4. “Pull yourself together!”
Honestly, I am pretty sure that everyone who has any mental illness has had this said to them at one time or another. Imagine if it were that easy! If you’re still thinking those three words are helpful, please think again.
5. “You’re so stupid, you spend all of your money without thinking about the consequences.”
Impulsive spending is something that has affected me since I was 16, when I started working. When I had a bad day, I would walk to Topshop and spend 100 pounds. I’d just like to make it clear this is not why I am in debt, that is due to a former partner’s selfish actions (I know I have to state these things in order to avoid abuse!). I do think about the consequences — I spend a long time thinking about it afterwards. Enough time is spent with me making myself feel awful about it, without anyone else trying to!
6. “It’s like you have two completely different personalities.”
I am the same person, it’s just that sometimes my emotions control me.
7. “Stop being so paranoid!”
I’m not sure if this is just me, but these kind of phrases actually make me more paranoid! The best thing you can do to someone who has paranoia is attempt to reassure them and to let them know you love them.
8. “Do you ever think first about your actions?”
Yes, I do, but sometimes my emotions are so strong that I just am unable to control them. Next!
9. “You are crazy.”
This is quite possibly the worst phrase anyone can say to me. I spent so many years while I was a teenager, worrying that I was indeed “crazy,” and thinking my brain was wired differently than everybody else’s. How could those words ever be helpful? An emotionally abusive ex used to push and push me, until I would snap and those were the words he would come out with. Nothing — I repeat, nothing— makes me more angry than that.
10. “What caused that disorder?”
First of all, that is so rude! Especially seeing as childhood abuse can cause BPD. You are never entitled to somebody’s life story, unless they choose to share it with you. I’m sure they won’t if you’re rude enough to come out with that! Also, the true cause is not fully known, so asking somebody is unlikely to get you the answers you are looking for.
11. “There is something seriously wrong with your brain.”
Refer back to my “You are crazy” response to know why this gets to me so much.
12. “I can’t cope with you and your mood swings!”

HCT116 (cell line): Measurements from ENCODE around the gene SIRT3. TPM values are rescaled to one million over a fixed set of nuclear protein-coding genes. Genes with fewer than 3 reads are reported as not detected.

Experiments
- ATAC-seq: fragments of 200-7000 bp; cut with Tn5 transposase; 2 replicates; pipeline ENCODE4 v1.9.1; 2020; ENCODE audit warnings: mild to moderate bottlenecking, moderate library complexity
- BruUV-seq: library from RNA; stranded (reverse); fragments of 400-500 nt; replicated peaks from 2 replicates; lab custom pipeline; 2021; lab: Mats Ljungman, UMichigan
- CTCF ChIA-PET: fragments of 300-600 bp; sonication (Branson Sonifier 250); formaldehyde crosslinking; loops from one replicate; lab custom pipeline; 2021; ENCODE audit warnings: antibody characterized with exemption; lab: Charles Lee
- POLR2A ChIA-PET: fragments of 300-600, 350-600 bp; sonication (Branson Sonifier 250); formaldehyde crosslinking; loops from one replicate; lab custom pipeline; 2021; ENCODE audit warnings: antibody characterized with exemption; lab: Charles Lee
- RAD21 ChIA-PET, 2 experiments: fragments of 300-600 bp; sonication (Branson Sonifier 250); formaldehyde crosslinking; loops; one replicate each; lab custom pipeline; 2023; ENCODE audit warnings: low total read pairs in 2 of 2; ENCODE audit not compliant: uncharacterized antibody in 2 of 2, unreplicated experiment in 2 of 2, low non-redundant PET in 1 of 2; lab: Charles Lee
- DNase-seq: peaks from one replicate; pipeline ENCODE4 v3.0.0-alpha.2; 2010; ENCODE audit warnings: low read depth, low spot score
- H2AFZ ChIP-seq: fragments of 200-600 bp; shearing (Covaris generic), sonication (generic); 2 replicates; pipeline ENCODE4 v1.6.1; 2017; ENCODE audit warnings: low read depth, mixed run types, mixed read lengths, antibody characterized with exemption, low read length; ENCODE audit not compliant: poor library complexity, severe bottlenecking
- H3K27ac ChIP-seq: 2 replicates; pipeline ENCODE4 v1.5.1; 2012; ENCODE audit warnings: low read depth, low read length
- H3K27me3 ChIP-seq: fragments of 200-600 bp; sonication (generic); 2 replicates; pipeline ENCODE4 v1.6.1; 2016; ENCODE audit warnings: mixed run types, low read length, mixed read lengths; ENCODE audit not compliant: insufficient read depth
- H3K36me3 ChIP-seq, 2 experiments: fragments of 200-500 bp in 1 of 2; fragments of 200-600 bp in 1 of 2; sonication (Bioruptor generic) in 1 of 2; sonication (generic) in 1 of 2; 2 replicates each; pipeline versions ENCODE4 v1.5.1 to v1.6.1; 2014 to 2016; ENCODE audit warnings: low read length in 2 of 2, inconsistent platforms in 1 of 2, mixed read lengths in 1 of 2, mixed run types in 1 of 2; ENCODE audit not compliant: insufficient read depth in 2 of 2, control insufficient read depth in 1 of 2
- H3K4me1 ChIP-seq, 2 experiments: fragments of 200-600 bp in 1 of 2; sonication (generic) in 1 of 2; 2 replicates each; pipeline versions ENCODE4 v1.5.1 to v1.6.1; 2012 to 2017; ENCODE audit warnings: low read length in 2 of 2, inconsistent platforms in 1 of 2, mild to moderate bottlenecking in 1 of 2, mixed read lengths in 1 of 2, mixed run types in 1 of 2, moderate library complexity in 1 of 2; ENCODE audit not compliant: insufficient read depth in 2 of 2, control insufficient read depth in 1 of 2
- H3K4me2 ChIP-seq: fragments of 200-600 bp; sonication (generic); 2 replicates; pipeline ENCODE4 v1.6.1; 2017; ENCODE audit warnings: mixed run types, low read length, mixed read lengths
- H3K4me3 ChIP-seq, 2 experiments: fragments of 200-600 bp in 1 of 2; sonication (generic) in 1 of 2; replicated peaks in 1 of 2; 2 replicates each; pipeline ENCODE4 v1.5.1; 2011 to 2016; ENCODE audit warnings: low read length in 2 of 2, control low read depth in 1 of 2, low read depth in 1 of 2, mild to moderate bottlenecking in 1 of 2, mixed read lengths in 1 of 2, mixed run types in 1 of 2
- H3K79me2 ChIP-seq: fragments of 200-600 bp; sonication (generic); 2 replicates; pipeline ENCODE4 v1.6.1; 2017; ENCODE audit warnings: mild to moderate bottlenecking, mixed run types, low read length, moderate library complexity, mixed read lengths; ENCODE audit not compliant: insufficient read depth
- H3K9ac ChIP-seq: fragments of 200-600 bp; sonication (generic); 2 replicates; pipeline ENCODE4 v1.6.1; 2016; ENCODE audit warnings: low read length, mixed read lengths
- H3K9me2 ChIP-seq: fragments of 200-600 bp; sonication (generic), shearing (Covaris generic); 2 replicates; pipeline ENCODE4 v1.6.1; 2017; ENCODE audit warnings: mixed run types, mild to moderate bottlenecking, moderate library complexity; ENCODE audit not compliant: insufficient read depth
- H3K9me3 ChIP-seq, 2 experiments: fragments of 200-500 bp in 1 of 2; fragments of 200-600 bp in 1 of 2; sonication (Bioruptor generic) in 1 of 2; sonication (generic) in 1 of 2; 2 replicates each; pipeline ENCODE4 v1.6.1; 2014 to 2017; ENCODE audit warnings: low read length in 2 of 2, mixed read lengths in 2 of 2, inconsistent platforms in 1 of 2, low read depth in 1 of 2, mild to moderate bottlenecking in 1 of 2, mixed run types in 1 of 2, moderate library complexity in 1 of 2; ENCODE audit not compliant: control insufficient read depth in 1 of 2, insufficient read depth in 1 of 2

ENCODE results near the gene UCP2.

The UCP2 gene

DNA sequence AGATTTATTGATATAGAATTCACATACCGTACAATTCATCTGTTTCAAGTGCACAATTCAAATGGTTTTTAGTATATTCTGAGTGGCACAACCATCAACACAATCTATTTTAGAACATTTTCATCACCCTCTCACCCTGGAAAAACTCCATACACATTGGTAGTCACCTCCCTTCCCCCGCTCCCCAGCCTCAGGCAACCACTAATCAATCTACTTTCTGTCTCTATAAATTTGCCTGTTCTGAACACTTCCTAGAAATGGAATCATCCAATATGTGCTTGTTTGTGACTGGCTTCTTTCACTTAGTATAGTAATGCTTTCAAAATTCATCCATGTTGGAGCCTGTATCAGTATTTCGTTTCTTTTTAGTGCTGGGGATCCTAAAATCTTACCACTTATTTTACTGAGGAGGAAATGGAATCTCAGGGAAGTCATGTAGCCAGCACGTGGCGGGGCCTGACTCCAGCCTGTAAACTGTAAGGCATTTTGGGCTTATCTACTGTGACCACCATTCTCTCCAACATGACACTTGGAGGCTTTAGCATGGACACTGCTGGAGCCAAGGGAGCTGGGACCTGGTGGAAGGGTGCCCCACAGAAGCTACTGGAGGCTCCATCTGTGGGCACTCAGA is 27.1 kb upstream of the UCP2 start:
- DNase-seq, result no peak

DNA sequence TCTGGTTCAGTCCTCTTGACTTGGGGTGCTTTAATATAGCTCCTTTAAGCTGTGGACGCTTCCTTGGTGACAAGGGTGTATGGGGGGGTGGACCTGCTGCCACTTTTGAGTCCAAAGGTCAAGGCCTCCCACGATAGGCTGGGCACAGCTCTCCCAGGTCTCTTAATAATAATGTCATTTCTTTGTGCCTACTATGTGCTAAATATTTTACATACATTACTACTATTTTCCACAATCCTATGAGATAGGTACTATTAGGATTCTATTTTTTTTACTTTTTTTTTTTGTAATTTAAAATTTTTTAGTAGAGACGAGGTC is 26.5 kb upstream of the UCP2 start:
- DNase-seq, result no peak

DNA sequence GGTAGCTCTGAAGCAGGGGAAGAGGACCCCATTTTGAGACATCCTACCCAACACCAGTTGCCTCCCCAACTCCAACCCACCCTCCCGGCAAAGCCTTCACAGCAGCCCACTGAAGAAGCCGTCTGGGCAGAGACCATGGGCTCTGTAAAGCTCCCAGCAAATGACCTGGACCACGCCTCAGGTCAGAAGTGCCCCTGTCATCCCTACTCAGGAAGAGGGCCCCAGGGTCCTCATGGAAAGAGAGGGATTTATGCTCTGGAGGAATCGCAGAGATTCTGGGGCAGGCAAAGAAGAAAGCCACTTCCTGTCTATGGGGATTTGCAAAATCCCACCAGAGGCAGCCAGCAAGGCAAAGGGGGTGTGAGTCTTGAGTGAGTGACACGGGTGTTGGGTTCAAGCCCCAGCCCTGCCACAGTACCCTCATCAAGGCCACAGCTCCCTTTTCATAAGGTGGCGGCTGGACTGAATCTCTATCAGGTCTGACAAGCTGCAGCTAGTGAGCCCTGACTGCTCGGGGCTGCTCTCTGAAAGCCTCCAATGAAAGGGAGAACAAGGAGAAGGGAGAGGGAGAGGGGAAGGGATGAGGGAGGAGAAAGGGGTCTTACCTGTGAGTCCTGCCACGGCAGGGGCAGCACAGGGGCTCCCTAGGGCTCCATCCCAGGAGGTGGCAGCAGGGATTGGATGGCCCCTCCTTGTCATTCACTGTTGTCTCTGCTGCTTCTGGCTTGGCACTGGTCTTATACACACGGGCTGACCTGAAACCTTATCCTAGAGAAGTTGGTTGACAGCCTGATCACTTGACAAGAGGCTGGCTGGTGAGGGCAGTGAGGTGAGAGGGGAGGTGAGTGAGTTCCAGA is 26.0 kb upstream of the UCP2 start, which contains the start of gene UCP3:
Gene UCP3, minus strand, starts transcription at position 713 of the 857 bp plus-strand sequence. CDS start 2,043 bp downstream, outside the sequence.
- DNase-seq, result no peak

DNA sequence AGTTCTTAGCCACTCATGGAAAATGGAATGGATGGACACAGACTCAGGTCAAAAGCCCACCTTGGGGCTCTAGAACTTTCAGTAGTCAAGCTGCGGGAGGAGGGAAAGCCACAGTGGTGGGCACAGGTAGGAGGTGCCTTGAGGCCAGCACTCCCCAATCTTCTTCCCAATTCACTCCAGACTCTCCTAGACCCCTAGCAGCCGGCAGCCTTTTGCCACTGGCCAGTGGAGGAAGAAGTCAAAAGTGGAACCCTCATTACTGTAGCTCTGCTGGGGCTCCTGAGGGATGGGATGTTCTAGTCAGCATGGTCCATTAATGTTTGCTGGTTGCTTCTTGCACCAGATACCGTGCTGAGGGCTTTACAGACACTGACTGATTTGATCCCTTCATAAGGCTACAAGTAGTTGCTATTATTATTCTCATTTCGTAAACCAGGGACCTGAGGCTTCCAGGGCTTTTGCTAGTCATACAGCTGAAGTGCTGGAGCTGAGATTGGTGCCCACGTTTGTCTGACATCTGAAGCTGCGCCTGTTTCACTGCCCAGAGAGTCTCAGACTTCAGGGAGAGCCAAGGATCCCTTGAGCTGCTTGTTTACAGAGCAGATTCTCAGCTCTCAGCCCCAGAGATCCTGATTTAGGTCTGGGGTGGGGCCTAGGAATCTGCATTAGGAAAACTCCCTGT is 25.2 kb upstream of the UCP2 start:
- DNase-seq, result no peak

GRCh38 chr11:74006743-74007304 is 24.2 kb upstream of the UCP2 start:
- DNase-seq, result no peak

Then please, just leave me alone! I try my hardest to accommodate the people in my life, in spite of my mental and physical health, and if what I am doing is not good enough for you, then I don’t want you around. Thanks.
13. “Why don’t you have your future figured out already?”
I change my mind about what I want to do with my life every six months. This year, I have finally worked out what I want to do, and what I can do with my physical health being so poor. The only things I have always been sure of are that I want to find some way of helping people, and that I want to be a mother. I am 22 years old, and I don’t think there is anything wrong with the fact that I am still working out what I want from life.
14. “It’s all in your head.”
I find it unbelievable that people still think it is OK to talk about mental health in this way! Honestly, I think this phrase is incredibly patronizing.
15. “Be more positive!”
Wow! You have single-handedly just found the cure to all mental health issues around the world! Give yourself a pat on the back! Of course, I am being sarcastic. I’d love to spend all of my days feeling positive, but unfortunately, this is impossible, even for people who don’t have any mental health issues.
I want to make it really clear in this post, that if you think you have BPD, or any other mental health issue, you should see a GP — preferably one who you know and trust. In my experience, some GPs are more understanding than others, so if you already have a good relationship with one, you should definitely try and speak to that one.
If you have taken the time to read this, I appreciate it so much. If you have borderline personality disorder, and have people in your life who aren’t very supportive, or who are not very aware of the disorder and the symptoms, please show them this post. I am trying to promote education, and it is so important, especially with lesser known illnesses like BPD.
Unsplash photo via Matthew Kane